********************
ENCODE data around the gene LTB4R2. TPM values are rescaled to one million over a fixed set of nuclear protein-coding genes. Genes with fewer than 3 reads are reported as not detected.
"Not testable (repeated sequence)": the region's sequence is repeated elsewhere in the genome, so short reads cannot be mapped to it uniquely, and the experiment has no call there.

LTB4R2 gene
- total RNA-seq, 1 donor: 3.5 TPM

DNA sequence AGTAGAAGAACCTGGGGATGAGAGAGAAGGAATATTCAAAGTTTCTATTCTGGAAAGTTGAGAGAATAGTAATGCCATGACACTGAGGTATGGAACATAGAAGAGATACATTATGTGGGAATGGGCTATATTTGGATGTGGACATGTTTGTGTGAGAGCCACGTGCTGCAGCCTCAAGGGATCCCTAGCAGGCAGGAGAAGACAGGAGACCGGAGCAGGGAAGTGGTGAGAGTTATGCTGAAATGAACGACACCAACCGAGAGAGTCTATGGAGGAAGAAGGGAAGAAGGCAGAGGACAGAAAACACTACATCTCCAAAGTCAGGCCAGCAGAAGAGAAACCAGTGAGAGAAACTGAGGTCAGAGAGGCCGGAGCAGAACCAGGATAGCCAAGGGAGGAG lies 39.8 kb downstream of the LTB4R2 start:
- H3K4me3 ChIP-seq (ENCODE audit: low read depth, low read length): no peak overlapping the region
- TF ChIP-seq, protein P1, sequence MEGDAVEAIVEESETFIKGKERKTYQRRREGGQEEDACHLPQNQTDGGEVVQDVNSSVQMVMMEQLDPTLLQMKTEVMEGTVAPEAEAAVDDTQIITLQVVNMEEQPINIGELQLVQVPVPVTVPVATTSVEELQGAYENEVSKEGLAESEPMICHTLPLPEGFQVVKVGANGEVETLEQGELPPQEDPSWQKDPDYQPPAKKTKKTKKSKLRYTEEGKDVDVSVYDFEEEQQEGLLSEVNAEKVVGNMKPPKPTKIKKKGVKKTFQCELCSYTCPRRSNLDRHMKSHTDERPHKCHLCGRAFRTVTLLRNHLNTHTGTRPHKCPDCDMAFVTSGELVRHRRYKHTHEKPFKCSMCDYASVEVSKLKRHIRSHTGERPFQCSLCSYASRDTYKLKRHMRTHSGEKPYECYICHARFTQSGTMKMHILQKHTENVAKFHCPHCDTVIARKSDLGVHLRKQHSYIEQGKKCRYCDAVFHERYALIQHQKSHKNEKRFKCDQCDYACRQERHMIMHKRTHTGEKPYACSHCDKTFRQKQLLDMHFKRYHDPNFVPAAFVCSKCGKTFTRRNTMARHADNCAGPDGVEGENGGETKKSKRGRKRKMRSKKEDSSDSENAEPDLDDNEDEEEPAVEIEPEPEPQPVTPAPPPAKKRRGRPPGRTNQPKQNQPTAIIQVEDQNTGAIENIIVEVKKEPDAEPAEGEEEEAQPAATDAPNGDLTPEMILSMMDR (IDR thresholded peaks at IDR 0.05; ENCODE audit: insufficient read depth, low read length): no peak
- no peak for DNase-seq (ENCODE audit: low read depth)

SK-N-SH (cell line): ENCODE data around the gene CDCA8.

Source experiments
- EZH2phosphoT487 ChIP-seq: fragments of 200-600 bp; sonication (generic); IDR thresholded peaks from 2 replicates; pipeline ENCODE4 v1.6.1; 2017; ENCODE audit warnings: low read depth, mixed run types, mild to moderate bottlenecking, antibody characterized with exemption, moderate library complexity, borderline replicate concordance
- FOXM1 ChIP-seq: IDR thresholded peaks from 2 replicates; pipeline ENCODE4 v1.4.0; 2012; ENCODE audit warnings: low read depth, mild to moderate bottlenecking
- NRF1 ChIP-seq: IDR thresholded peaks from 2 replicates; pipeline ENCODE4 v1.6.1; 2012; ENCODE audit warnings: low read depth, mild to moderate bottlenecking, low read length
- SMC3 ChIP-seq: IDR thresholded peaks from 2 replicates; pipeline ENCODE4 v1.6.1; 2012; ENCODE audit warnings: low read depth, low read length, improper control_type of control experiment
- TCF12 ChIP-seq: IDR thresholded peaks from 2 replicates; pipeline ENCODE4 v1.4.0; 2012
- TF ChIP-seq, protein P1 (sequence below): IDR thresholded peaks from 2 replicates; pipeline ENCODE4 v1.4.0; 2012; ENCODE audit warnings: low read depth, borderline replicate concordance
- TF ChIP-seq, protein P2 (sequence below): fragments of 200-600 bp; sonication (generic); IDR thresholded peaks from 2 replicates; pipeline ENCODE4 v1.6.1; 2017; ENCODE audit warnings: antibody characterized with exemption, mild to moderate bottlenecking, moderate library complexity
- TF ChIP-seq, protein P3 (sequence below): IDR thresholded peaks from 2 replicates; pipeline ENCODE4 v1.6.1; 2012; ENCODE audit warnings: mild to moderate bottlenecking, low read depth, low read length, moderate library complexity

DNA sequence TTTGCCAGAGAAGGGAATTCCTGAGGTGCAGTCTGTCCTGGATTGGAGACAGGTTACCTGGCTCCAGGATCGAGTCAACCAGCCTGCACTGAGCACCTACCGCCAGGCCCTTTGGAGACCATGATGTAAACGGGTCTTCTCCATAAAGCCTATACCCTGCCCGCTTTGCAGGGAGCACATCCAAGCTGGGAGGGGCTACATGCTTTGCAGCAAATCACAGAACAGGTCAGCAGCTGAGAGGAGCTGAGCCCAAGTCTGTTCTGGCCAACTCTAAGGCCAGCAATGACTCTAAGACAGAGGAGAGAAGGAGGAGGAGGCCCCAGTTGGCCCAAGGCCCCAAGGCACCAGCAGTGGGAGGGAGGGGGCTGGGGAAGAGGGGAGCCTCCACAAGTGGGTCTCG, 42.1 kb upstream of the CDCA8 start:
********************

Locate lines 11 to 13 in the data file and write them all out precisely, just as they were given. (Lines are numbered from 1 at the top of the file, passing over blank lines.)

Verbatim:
- EZH2phosphoT487 ChIP-seq: fragments of 200-600 bp; sonication (generic); IDR thresholded peaks from 2 replicates; pipeline ENCODE4 v1.6.1; 2017; ENCODE audit warnings: low read depth, mixed run types, mild to moderate bottlenecking, antibody characterized with exemption, moderate library complexity, borderline replicate concordance
- FOXM1 ChIP-seq: IDR thresholded peaks from 2 replicates; pipeline ENCODE4 v1.4.0; 2012; ENCODE audit warnings: low read depth, mild to moderate bottlenecking
- NRF1 ChIP-seq: IDR thresholded peaks from 2 replicates; pipeline ENCODE4 v1.6.1; 2012; ENCODE audit warnings: low read depth, mild to moderate bottlenecking, low read length